NEWS:  March 31, 2014
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Bird’s Eye View of the News

Atila Sinke Guimarães
EG’S SOCIAL INPUT & THE INTERNATIONALE COMMUNISTE   -  In part one of this analysis of Evangelii gaudium, the document’s faults of form - confused language and internal contradictions - were examined. Part two started to inspect its errors of content and demonstrated how EG, under the pretext of evangelization, actually is designed to destroy the Catholic Church in her structures and customs. Now, I will end my analysis by addressing the social perspectives unfolded by Pope Francis in EG.

3. Range of destruction in the temporal sphere

In the last 55 years, after the ascension of John XXIII to the Cathedra of Peter, Catholics have been bombarded with increasingly leftist pontifical documents. We had Pacem in terris by Pope Roncalli; Populorum progressio by Paul VI, Sollicitudo rei socialis by JPII and Caritas in veritate by Benedict XVI. Those encyclicals presented a socialist outlook on Catholic Social Doctrine. I believe that Evangelii gaudium took the last step that separated Socialism from Communism. Pope Bergoglio’s document is, in my opinion, as red as the flag of the Communist Party.

Someone could ask me: How can you prove this, since the social doctrine of all the conciliar Popes paved the way for what Francis defends today? My answer is simple: I will compare his affirmations in EG with the Catholic Social Doctrine previous to the Council.

A. ‘Any social inequality must disappear’

It is not difficult to realize that Bergoglio’s EG defends the utopia of a completely egalitarian society. His words follow:

The need to resolve the structural causes of poverty cannot be delayed, not only for the pragmatic reason of its urgency for the good order of society, but because society needs to be cured of a sickness which is weakening and frustrating it, and which can only lead to new crises. … As long as the problems of the poor are not radically resolved by rejecting the absolute autonomy of markets and financial speculation and by attacking the structural causes of inequality, no solution will be found for the world’s problems or, for that matter, for any problem. Inequality is the root of social ills.” (§ 202)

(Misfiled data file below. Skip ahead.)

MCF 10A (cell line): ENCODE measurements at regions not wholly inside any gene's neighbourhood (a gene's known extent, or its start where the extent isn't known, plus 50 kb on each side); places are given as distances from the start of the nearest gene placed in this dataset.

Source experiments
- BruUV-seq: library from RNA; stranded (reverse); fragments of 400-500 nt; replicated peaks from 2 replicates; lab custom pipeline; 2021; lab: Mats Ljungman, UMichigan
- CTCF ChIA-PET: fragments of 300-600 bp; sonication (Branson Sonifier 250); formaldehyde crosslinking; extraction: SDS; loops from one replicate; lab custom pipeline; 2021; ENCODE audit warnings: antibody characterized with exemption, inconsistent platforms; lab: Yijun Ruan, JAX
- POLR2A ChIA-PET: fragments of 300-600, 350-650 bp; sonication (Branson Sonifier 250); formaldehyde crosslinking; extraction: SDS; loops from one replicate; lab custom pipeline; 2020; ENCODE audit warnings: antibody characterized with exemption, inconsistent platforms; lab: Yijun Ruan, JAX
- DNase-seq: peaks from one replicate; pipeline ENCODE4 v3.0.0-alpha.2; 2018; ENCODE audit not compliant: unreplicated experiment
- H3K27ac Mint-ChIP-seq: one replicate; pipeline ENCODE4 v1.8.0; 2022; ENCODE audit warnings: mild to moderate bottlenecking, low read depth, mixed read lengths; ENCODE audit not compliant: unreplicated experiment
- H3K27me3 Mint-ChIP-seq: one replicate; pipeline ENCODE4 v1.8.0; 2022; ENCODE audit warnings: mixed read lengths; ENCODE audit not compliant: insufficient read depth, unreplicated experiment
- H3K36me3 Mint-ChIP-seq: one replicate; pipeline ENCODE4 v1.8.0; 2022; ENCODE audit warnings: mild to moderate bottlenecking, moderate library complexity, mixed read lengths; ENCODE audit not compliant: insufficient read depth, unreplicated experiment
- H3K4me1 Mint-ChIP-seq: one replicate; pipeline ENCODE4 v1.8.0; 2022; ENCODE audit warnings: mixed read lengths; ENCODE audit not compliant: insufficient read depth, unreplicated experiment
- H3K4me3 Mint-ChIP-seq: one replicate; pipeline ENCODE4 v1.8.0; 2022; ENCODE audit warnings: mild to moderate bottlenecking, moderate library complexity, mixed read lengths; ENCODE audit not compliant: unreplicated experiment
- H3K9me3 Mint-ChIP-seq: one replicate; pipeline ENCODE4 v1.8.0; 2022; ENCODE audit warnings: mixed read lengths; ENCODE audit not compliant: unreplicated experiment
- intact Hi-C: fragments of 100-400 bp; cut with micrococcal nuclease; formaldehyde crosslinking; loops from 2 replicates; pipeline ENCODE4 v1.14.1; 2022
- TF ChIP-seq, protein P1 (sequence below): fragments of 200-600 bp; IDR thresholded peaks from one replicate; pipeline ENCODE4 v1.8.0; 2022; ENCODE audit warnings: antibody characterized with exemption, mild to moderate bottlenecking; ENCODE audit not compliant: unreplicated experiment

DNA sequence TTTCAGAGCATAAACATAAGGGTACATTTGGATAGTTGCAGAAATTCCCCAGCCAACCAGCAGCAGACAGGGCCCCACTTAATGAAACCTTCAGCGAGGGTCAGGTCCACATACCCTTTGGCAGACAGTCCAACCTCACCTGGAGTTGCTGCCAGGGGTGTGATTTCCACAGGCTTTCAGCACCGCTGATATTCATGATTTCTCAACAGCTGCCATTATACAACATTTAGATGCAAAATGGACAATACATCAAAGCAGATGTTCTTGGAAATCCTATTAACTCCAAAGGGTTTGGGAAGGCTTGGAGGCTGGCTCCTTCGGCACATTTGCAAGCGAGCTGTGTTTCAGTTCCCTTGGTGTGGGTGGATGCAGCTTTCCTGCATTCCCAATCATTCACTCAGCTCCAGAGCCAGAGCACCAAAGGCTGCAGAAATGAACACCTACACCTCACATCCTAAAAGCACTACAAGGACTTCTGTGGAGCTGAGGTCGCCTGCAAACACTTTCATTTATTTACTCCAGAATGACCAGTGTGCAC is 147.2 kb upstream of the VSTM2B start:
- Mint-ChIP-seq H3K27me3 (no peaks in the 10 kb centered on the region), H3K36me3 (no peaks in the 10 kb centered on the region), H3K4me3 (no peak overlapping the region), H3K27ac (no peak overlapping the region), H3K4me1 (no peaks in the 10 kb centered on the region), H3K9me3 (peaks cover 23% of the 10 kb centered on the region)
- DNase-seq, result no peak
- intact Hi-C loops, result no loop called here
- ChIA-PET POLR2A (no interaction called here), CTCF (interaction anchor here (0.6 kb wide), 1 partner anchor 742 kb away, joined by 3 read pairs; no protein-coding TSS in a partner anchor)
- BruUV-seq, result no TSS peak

Here we have Francis accusing the hierarchy that exists in society as being the cause of all social evils. The very existence of inequality is assailed as his most wicked enemy. Obviously, this paragraph pretends to be an anathema against any social or economic inequality.

Pope Leo XIII

Leo XIII: Nature teaches us that inequality is necessary and beneficial

In frontal contradiction with Francis’ diktat, Leo XIII in his Encyclical Rerum novarum refutes this accusation, and explains how inequality in levels is beneficial for society. Leo XIII teaches:

It must be first of all recognized that the condition of things inherent in human affairs must be borne with, for it is impossible to reduce civil society to one dead level. Socialists may in that intent do their utmost, but all striving against nature is in vain. There naturally exist among mankind manifold differences of the most important kind; people differ in capacity, skill, health, strength; and unequal fortune is a necessary result of unequal condition.

Such inequality is far from being disadvantageous either to individuals or to the community. Social and public life can only be maintained by means of various kinds of capacity for business and the playing of many parts; and each man, as a rule, chooses the part which suits his own peculiar domestic condition. As regards bodily labor, even had man never fallen from the state of innocence, he would not have remained wholly idle; but that which would then have been his free choice and his delight became afterwards compulsory, and the painful expiation for his disobedience. ‘Cursed be the earth in thy work; in thy labor thou shalt eat of it all the days of thy life.’”